The Cru leaders learned that the college students had talents to offer digitally and hearts to reach others. And Christine believes “that this season will be one that God uses to empower this digital generation — to lead us as we coach them, led by the Spirit.”

Sharing Links on Social Media

Cole Pate, a student from James Madison University, led the social media team of 12 students. They developed posts to share. The students took faith steps to another level by sharing posts on their personal Instagram profiles with the goal to reach those who are spiritually curious. Cole and his team put this link in their Instagram bios to encourage people dealing with anxiety over the pandemic.

Russia: strategic social media sparked conversations

Dan Culbertson, a Cru staff member in Moscow, and Eric Coe, a Cru staff member in St. Petersburg, created a promo video on social media inviting Russian students to participate in “This is Who I Am,” a cultural and personal exchange with American students.

St. Basil’s Cathedral in Moscow, Russia, closed for the summer because of the COVID-19 pandemic. Cru® had a Russian digital summer mission that invited college students from Russia to participate in online conversations with American students talking about justice, loneliness and anxiety.

In the U.S., John Grimberg, a Cru staff member in Minnesota, invited Alyssa Dunrud, a Cru staff member in Rhode Island, to co-lead a two-week Russian digital summer mission. Rylee Williams, a Cru intern, also served with them, and they trained eight American college students who participated using the ministry tools Soularium, Life Maps, and Perspective.

The American students were connected to Russian students to discuss worldviews and initiate spiritual conversations.

Eric Brown, a student at Warren County Community College, experienced boldness that God gave him to speak without fear when he talked with a Russian student who had never heard of Jesus. “It was an honor to tell someone so far away about Jesus and the gospel.”

“As our team was being honest about our COVID-19 experiences,” said student Eric Brown, “we were able to tell the Russian students we have something that can never be shut down or taken away.”

Social media ads brought Russian people to the This Is Who I Am meetings where they interacted with the American students. A few of the Russian students are continuing to connect with Russian Cru staff members.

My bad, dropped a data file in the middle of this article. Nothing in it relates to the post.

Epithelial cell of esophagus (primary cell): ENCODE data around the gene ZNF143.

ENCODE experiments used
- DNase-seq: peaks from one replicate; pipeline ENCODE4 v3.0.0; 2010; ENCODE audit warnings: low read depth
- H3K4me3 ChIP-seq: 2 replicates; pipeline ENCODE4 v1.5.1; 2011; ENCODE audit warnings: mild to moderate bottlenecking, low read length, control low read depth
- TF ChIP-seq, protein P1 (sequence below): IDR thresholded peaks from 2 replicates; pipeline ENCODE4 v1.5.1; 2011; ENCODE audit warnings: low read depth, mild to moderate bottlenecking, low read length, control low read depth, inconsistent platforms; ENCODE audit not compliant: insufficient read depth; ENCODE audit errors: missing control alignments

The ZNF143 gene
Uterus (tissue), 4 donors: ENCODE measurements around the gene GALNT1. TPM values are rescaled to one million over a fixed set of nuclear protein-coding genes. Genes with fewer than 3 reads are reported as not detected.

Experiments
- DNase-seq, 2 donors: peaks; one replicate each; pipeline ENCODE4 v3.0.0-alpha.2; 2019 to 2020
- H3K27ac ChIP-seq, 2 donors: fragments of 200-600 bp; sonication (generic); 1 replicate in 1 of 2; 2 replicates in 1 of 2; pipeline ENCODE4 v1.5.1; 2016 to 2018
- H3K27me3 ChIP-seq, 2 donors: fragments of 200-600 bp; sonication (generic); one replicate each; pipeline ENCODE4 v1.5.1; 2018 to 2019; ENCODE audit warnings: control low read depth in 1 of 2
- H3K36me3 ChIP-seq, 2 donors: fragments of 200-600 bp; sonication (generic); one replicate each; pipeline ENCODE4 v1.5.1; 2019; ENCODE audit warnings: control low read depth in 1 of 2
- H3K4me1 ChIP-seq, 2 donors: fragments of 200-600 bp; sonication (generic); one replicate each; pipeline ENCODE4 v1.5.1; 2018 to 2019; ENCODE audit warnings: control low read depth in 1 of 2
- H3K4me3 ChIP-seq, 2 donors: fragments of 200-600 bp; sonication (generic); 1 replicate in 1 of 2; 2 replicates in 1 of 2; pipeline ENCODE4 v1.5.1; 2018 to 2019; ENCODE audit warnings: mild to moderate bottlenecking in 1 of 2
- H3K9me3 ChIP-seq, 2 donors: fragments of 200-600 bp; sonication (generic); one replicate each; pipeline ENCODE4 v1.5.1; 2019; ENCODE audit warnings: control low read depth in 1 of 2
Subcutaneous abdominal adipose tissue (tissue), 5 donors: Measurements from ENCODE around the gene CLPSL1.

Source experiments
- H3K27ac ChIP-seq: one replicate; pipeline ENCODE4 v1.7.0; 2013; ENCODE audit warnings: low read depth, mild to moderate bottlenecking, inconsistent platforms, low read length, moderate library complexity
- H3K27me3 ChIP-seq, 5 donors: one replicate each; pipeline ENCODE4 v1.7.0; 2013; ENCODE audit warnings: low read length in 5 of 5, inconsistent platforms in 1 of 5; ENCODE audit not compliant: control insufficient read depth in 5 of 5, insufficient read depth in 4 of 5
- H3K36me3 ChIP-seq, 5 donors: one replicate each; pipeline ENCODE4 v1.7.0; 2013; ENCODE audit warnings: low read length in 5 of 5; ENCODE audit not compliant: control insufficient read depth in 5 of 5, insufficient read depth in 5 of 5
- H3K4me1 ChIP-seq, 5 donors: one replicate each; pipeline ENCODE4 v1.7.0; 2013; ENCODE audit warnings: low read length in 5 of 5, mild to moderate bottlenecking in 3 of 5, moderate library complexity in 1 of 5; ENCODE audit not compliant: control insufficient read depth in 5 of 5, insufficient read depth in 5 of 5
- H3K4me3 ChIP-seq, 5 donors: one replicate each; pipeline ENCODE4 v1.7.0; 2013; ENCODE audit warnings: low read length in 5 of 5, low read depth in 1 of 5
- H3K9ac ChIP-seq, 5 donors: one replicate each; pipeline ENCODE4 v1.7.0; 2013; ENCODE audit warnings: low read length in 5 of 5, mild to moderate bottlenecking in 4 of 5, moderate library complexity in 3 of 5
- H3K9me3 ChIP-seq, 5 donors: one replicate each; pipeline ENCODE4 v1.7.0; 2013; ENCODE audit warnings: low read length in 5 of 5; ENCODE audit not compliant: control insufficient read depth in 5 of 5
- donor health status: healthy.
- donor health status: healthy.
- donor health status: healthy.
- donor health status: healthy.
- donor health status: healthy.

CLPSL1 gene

A global reach

As July concluded, DSMs reached out to other areas of the world, such as various parts of Asia, the Middle East and North Africa. DSMs in Australia, Latin America and Sub-Saharan Africa also took place. Spreading the good news about Jesus Christ wasn’t stopped this summer but continued forward throughout the world via virtual experiences.

During his DSM, Cole had a strong conviction to share his faith and got an idea. “I play video games online with 20 people and have been long before COVID-19 hit,” he said. “I want to share my faith with them and reach out to my friends.”

He talked with two of his friends, asking what they believed about God. One was agnostic but liked talking with Cole and appreciated the interest he showed in listening to him. The other was a Christian who missed being in a Bible study. Cole invited him to do an online Bible study together and now they are making plans.

“To say God cannot move through video chat is to limit His power. God can really work.”

Eric Brown

Bella, from the Russian DSM, continues to meet virtually with three Russian women in college almost every week. One of the students conveyed her interest in God and is searching for purpose.

Eric said that he thinks he would do a DSM again following his experience with the Russian mission. “For those thinking of DSM, don’t put God in a box” he said. “In Philippians, Paul said though I am bound, but the gospel of Christ is not bound. God is not bound.”

Reach out

How have you seen people come to know Jesus through digital means during the pandemic?

Share your story
Jan Stewart
Words by

Jan Stewart

Jan serves as a journalist with Cru®. She has had an interest in creative writing ever since her high school newspaper column days. She hopes to inspire hearts toward Christ.

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Guy Gerrard
Words by

Guy Gerrard

Guy isn’t much of a city person. Paddling down the Wda river in northern Poland with participants of a Cru® summer mission project describes a great place for him to photograph. He likes being outside, doing anything with water, and he enjoys making things with his hands. Guy serves as a photographer for Cru.

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Tom Mills
Words by

Tom Mills

Tom is a photographer with Cru®. He loves seeing beautiful sights out of airplane windows and enjoys meeting new friends all over the world. His wife, Karen, travels with him whenever possible, which makes every trip even better. Tom has been photographing for more than 40 years.

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Read more from the September 2020 issue


How Doubt Can Deepen Your Faith

Christian community should be a safe place to work through questions together and to learn how to “doubt well” — and ultimately find God.

September 2020